2020 October News

  • 07 Oct 2020

Being in the present………

 

We’ve all heard the term “being in the present” and have a general idea of what that entails. We all do this quite easily when we are focussed on a task, especially the ones we enjoy! For example watching kids play happily, watching the sunset, listening to the ocean, walking in the rain forest, or simply working or even cooking. We are focussed, concentrating, centred as we perform these tasks without a thought.

 

But there are also other reasons why we should be more present as often as we can. The main advantage is that when we are very present, we are no longer dwelling in the past nor are we worrying about the future, just being present, in the now as it should be.

 

When we are in the now or present, that is when we are totally connected, focussed, creating the present moment by moment instead of reliving the past or too far into the future of what may or may not be.

 

There are so many distractions in our lives that we get caught up with worrying or fearful of the past or present instead of looking at the whole picture of the present and create the best outcome for the present.

 

Discipline is a way to staying in the present moment. How do we discipline our minds to be present instead of thinking of the past or future events?

 

This little technique is going to be a challenge for most! Where it came from is uncertain. It may have been written somewhere, or an insight, or a download at some time, or was it a past life experience remembrance? Who knows?

 

The Japanese are famous for doing everything in an art form; from drinking tea to inventing new technologies! This culture has much to teach us. In order to bring something into an art form requires discipline, patience, tolerance, a still mind, and a desire to achieve a positive outcome.

 

In ancient Asian monasteries, monks are taught discipline from an early age. Some of these are gruelling and hard but nevertheless it teaches one to be very present at all times, yet alert. One of these gruelling tasks is to be mindful whilst eating. This means they are aware of each mouthful of food from chewing to swallowing one at a time! Thinking about nothing except each mouthful of food. One can only imagine the determination with this exercise!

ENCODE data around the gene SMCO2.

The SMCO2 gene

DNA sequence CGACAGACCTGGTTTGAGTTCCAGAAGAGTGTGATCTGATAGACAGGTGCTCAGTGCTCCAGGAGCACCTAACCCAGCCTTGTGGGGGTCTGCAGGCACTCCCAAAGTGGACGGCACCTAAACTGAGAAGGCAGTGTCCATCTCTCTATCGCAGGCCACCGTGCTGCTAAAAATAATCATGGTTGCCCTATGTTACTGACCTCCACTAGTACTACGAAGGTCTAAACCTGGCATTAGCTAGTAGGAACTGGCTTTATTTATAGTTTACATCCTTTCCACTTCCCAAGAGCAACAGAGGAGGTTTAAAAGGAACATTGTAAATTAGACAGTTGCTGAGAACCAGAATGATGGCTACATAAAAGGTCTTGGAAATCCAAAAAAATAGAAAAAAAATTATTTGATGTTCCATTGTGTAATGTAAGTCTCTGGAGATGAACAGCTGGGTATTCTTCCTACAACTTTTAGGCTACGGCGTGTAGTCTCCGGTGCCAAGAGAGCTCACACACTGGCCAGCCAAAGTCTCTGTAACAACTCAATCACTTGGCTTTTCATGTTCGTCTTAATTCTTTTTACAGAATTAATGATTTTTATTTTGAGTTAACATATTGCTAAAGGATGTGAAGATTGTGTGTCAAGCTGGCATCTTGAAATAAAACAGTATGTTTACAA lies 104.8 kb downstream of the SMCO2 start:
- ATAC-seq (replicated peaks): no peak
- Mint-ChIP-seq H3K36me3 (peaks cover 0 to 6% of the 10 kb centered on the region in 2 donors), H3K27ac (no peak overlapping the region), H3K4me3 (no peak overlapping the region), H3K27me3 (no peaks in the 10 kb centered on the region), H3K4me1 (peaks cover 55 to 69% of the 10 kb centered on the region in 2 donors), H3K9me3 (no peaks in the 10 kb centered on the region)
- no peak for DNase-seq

You may try this at some stage just to test how much discipline is required to do a simple task. In the Western society we are encouraged to sit down for a family meal each evening, chat about the day or general interactions with the family.

 

Now try sitting down at the dinner table, take one mouthful of food at a time, close your eyes so you don’t get distracted, chew each bite, being aware of each bite and think nothing else but the food you are chewing and about to swallow. Then start again with the next mouthful until it is finished. Nothing said, just food and silent contemplation! You may think about the flavour, texture, what it is that you are chewing on, what does it make you feel knowing this type of food is going into your body, or why is this good for you? You are then being very present in your task of feeding your body; a task that we just take for granted without a second thought!

 

Imagine if you were a monk in the monastery, all you eat is the same blend food, leaves not much for the imagination to chew on let alone think on?

 

You can apply this disciplinary act to any tasks you do during your wakening hours; mindful of each task ranging from brushing your teeth, to feeding your body, cleaning your home or cooking etc.

 

It is certainly not an easy accomplishment. So why do we bother to try this?

 

Because it teaches one to be very present at all times to enjoy the present moment as it is……

 

Until next time…


testimonals


Glenis, Toowoomba 2017

Excellent Daphne so please I came thank you for educating us.

S. S. Burpengary, Qld 2012

“it has taken me many years of preliminary work such as meditation, massage & reiki just to be ready for the intense releasing process that is esoteric acupuncture! Thank you Daphne as I feel great."